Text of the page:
On the pitch, the players have to take responsibility for the poor performance but off the pitch it is entirely the manager's responsibility to mentally and physically prepare the team. In that respect Carlos failed totally. I hear he had been quoted as saying the derby game was just no different to any other and that three points was all it meant. Of course, three points from it is what we wanted but I'm afraid he totally misread the mood of the supporters and more importantly, the seriousness in which United would approach the game. As you say, we have a team of good individuals on their day but I'm afraid United played exactly that UNITED and so the better team won.

I agree that the only two Wednesday players to emerge from that debacle with any credit are Hooper, who looked a class above the others and Joao. On the latter, surely he deserves more of run in the side? I also think that the Man-of-the-Match was young Brooks of United who looked a good player. It's true that Wilder was struggling in the forward options but Brooks stepped up to the plate and was more of a man in my opinion than some of our so called senior professionals who should hang their heads in shame. On that point, why not give young George Hirst a try seeing as United have given Brooks his chance?

At this moment in time, still smarting from that terrible performance, I would shed a tear if Carlos was sacked. That is something I would never have contemplated at the start of the season.

Ray Cundy

The responses above, those on local radio and social media have been pretty consistent in the main. Fans wanted some recognition of the monumental failure that Sunday presented and want to be confident lessons have been learnt. A minority have stuck by the team, and Carlos, and adopted the "it was one game - we have to move on to the future" position. That was the one taken by CC in his pre-Birmingham Press Conference when he looked and sounded like a man who was under pressure. The £20 note stunt got the media attention and the subsequent coverage that I gamble it was expected to do. It was noble of him to take the Mourinho approach of defending his players in public, and I fully understand that, if they are being royally laid into in private, but do we think that's happening? All I wanted was a simple acceptance from the club that it was a terrible performance and that they understood what a defeat like that meant to the fans. Anyway we didn't quite get that but we'll have to take CC's anger as an indication that at least they do, I hope that same anger and passion is instilled into the team before kick-off tonight.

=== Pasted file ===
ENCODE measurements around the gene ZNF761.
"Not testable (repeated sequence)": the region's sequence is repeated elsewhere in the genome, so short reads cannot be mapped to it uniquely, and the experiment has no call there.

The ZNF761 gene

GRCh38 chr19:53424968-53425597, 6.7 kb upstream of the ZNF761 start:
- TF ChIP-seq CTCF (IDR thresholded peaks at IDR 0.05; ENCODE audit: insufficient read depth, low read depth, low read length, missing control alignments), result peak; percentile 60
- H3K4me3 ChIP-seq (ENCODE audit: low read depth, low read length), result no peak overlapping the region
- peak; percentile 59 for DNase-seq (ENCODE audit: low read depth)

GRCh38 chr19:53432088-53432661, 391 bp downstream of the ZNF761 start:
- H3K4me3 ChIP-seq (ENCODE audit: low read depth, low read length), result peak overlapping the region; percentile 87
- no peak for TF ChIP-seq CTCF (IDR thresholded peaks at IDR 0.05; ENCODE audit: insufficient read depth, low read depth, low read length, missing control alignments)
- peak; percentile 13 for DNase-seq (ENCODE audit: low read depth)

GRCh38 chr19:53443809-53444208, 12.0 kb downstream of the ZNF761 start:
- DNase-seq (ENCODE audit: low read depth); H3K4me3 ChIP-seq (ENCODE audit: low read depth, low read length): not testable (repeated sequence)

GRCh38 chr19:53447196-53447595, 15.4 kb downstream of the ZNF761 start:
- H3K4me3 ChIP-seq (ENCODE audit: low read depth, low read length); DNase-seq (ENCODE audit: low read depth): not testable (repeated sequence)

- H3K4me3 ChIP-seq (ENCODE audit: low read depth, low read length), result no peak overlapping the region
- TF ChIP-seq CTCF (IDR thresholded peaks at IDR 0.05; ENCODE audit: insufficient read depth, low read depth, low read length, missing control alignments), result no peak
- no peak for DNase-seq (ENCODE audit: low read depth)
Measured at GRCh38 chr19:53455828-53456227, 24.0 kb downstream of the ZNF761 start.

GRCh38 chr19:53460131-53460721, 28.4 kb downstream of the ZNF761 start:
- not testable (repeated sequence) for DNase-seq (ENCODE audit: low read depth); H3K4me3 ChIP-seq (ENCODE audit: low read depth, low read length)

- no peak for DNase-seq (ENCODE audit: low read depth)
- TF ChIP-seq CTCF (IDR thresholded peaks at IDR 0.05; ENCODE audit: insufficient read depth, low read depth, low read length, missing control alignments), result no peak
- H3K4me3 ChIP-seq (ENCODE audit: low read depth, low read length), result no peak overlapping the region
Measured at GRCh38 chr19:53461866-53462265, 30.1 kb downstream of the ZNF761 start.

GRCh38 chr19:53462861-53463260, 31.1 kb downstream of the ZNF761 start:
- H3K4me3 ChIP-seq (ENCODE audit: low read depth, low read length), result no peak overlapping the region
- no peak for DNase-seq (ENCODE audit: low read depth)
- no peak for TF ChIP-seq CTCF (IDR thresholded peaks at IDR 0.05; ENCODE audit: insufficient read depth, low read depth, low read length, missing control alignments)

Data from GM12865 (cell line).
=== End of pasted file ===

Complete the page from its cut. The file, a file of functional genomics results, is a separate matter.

Se we now move on to Birmingham where defeat cannot be contemplated, where a draw is the absolute minimum and a win is really needed. Will CC shuffle the pack or give those who failed abysmally on Sunday the chance to redeem themselves? We will see. But I hope we see the commitment, fight and passion that was missing on Sunday - that change would help enormously.

Steve Walmsley

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11.12.2017